Zabbix triggers with "flap-detection" and a grace period.

Monitoring an environment with some monitoring system gives control, so it's pretty important. But it can be a challenge to setup a monitoring system; it should not alert too fast, but also not too slow.

Nagios uses "flap detection" to prevent many ERROR's and OK's being sent right after each other. Zabbix calls this "hysteresis". Zabbix's hysteresis is rather difficult to understand, so I'd like to share some triggers that I have setup for Zabbix that implement both flap detection/hysteresis and grace.

Grace can be defined like this: "When a value is higher (or lower) then a threshold, make sure it's a little lower (or higher) as the threshold that caused the trigger to alert, before recovering a trigger." I know; it's not easy to understand... Let's look at some examples.

Thresholds that should be above a certain value

With values that need to be below a threshold, like cpu load, number of users logged in or number of processes running:

({TRIGGER.VALUE}=0&{TEMPLATE:CHECK[ITEM].min(300)>ALERTVALUE)|({TRIGGER.VALUE}=1&{TEMPLATE:CHECK[ITEM].max(300)<RECOVERYVALUE)

Just to clarify the different part of the trigger:

  1. {TRIGGER.VALUE} makes sure the first part (before the |) is evaluated when there is no alert, the part after | indicates the trigger should be on/in alert.
  2. .min(300) makes sure the values are minimally as high as ALERTVALUE for 300 seconds.
  3. The last part (after the |) makes sure the trigger recovers when the measured value is lower than RECOVERYVALUE for 300 seconds.

For example CPU load with an ALERTVALUE of 5 and a RECOVERYVALUE of 4:

({TRIGGER.VALUE}=0&{Template_Linux:system.cpu.load[,avg1].min(300)}>5)|({TRIGGER.VALUE}=1&{Template_Linux:system.cpu.load[,avg1].max(300)}<4)

Thresholds that should be below a certain value

With values that need to be above a threshold, like percentage diskspace free, number of inodes free or number of httpd processes running:

({TRIGGER.VALUE}=0&{TEMPLATE:CHECK[ITEM].max(300)<ALERTVALUE)|({TRIGGER.VALUE}=1&{TEMPLATE:CHECK[ITEM].min(300)>RECOVERYVALUE)

For example disk space of /var free in percent with an ALERTVALUE of 10 and a RECOVERYVALUE of 11:

({TRIGGER.VALUE}=0&{Template_Linux:vfs.fs.size[/var,pfree].max(300)}<10)|({TRIGGER.VALUE}=1&{Template_Linux:vfs.fs.size[/var,pfree].min(300)}>11)

These rather complex triggers will prevent spikes of load or diskusage to cause an alert, but the drawback it that you might miss certain interesting spikes too. Overall my opinion is that a monitoring system should not drive people crazy because alerts will be ignored when too many are received.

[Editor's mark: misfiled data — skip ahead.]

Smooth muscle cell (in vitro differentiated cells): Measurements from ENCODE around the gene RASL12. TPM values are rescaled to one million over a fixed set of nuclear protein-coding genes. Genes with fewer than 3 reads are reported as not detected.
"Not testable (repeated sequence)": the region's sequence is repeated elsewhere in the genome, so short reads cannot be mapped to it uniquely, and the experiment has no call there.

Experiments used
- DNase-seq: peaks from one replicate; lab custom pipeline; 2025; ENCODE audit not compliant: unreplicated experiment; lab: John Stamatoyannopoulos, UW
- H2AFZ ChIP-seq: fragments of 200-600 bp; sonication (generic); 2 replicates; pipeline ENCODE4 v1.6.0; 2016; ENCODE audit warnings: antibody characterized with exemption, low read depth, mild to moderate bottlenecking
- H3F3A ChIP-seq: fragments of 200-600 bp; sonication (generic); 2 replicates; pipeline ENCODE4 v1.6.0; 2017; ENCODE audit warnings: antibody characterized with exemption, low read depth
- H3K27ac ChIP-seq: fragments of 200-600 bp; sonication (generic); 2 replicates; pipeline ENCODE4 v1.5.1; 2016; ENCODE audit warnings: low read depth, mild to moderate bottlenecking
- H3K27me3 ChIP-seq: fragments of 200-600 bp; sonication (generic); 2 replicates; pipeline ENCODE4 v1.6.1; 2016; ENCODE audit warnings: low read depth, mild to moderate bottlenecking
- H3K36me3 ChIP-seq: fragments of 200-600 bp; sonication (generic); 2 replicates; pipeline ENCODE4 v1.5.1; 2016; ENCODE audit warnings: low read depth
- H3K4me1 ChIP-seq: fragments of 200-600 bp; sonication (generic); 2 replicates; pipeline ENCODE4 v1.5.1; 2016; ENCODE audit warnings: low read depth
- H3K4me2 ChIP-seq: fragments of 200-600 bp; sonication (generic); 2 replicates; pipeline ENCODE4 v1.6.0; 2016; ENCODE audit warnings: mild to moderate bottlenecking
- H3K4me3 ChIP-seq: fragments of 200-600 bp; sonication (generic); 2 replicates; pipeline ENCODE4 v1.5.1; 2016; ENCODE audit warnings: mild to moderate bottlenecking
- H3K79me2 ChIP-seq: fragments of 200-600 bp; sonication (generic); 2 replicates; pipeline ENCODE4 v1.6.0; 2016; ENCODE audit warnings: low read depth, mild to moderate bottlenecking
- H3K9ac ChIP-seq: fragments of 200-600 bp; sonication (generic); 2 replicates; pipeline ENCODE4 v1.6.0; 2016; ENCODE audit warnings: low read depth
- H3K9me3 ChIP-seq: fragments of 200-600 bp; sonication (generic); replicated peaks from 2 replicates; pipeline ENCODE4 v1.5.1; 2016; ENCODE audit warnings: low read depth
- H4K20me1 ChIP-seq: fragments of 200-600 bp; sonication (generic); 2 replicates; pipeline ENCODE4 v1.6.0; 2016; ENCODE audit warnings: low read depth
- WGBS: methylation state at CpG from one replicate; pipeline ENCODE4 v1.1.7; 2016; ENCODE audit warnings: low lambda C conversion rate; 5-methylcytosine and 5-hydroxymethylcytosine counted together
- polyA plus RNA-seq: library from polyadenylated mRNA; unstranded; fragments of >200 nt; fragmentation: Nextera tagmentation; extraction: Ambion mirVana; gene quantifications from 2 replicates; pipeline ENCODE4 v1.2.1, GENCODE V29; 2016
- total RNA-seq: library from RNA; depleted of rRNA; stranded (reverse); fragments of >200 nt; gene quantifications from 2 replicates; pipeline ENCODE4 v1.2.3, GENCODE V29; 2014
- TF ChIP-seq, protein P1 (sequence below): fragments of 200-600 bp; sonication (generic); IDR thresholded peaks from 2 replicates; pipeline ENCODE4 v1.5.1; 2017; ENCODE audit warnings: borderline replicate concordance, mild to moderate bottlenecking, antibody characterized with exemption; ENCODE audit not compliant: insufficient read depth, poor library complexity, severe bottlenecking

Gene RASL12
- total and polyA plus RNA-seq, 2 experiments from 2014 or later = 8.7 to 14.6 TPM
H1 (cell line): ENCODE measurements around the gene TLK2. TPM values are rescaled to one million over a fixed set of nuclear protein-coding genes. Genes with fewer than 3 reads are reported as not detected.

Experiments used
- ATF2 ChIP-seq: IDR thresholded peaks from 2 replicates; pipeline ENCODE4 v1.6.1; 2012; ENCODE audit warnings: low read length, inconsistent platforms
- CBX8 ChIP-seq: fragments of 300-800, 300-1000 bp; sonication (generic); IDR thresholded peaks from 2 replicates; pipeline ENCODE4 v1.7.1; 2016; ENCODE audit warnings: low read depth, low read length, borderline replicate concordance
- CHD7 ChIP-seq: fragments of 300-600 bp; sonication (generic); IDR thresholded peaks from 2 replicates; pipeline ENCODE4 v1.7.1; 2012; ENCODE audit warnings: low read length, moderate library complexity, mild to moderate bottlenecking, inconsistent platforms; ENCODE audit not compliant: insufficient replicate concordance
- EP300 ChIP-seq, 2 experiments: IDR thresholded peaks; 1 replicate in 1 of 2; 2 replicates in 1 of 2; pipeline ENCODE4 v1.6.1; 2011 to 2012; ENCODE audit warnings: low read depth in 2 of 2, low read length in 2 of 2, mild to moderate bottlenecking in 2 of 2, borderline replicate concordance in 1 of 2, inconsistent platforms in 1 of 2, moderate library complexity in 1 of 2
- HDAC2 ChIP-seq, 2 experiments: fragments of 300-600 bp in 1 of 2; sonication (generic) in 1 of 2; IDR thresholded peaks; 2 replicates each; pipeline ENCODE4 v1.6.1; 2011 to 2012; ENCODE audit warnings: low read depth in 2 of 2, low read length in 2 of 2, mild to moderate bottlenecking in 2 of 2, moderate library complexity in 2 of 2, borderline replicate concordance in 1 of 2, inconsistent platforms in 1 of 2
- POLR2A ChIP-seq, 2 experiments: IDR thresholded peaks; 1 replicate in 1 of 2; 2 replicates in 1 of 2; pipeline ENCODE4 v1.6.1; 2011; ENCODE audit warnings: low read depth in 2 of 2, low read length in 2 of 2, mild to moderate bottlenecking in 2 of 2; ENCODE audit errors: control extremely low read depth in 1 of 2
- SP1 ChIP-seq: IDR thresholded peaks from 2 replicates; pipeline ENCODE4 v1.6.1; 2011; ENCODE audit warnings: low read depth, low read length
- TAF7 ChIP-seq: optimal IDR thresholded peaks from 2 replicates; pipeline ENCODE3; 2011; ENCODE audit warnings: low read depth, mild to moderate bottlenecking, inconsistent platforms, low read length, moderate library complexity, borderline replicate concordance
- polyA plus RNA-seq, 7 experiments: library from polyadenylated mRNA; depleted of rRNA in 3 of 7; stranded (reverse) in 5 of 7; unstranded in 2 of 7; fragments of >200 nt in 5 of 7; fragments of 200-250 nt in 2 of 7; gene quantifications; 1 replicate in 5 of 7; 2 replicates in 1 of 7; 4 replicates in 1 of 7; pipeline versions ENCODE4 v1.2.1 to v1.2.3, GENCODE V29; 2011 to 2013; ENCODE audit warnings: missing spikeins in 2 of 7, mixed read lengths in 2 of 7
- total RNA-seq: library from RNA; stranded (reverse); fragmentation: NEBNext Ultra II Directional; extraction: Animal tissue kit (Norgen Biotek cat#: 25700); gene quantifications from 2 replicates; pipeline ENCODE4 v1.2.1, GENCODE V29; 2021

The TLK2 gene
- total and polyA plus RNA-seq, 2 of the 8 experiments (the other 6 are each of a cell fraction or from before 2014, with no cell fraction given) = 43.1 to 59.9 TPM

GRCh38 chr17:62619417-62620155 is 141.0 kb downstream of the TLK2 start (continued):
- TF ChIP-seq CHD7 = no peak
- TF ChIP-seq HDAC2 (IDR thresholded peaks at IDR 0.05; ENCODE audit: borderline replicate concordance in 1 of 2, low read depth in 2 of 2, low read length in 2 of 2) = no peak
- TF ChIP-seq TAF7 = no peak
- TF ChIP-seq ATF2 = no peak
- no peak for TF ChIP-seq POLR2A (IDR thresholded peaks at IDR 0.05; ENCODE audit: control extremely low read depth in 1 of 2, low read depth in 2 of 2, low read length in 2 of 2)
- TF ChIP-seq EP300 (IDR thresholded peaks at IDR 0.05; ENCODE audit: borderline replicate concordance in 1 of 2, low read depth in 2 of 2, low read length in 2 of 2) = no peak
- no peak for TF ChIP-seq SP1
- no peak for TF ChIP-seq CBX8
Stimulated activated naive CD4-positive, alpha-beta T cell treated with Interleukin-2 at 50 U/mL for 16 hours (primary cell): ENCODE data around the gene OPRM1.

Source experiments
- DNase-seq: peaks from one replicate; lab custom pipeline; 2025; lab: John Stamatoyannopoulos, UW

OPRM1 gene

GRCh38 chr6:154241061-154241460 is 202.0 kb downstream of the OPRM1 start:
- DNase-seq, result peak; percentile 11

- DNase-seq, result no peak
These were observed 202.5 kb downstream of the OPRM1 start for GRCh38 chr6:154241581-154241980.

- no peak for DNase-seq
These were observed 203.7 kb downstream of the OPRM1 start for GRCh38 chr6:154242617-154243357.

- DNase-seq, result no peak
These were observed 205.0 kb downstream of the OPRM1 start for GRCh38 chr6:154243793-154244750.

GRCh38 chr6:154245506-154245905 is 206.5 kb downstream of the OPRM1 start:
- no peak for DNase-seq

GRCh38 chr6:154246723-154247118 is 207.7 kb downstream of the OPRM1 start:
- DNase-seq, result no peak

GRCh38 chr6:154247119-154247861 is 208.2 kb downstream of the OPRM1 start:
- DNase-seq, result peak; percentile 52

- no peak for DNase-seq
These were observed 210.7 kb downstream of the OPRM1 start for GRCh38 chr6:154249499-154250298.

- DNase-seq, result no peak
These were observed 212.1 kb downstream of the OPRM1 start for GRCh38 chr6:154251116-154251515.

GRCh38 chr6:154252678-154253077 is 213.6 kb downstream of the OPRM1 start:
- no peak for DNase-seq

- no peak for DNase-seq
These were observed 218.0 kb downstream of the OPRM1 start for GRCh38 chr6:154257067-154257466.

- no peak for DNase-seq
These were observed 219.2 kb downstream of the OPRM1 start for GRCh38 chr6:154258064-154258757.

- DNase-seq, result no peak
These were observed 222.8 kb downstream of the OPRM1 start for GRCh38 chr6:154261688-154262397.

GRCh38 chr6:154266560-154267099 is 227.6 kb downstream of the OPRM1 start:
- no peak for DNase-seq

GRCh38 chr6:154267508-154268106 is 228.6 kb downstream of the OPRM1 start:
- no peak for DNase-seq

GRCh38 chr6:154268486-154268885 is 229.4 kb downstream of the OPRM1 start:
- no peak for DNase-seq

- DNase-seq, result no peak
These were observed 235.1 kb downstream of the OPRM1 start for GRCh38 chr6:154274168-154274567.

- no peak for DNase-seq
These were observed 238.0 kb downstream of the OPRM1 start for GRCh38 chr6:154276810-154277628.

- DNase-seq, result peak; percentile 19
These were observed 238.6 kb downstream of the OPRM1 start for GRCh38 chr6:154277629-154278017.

Comments

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Hi, trigger expression should

Hi,

trigger expression should be like this:

({TRIGGER.VALUE}=0&{Template_Linux:system.cpu.load[,avg1].min(300)}>5)|({TRIGGER.VALUE}=1&{Template_Linux:system.cpu.load[,avg1].max(300)}>4)

correct me if i'm wrong, but with statement which you posted you will receive two alerts.

First with PROBLEM because trigger was equal 0 value and minimum load value in 5m period is more then 5. And second one (OK status) because both conditions aren't fulfill (trigger is 1 and in first condition it should be 0; max value in 5m period is not lower then 4).

Regards,
p.

Shouldn't it be >

Shouldn't it be > RECOVERYVALUE? The trigger condition should evaluate to false to turn it off. So if for the last five minutes some values are above the recovery value, the trigger should remain on.

I don't understand your

I don't understand your comment. What should be replaced by RECOVERYVALUE exactly?

Thanks for the blog post, it

Thanks for the blog post, it was very helpful to me.

However please correct it to reflect the other comments.
When you trigger on a '>' event, then the recovery part should also remain '>' : The error condition is for something 'too big'. If it's not too big any more then the trigger clears.

I think he's right. Let's

I think he's right. Let's assume that a trigger happens on min(300)>5. Now say the value get's below 5 (actually 4 in this example), resulting in the last two values being 5 and 3. Then the "| ({TRIGGER.VALUE}=1" part will become true, which then will evaluate if the value was max(300)<4. With these 2 values it's outcome is actually false instead of true (because there is a higher value in the last 300 sec), which is necessarily to keep the trigger active for a while. So when you make that max(300)>4, it will be stay true, until no value in the last 300 sec will be above 4.

Hopefully this makes sense, it took me a while to figure it out.. But please, let us know if you think otherwise. Thanks.

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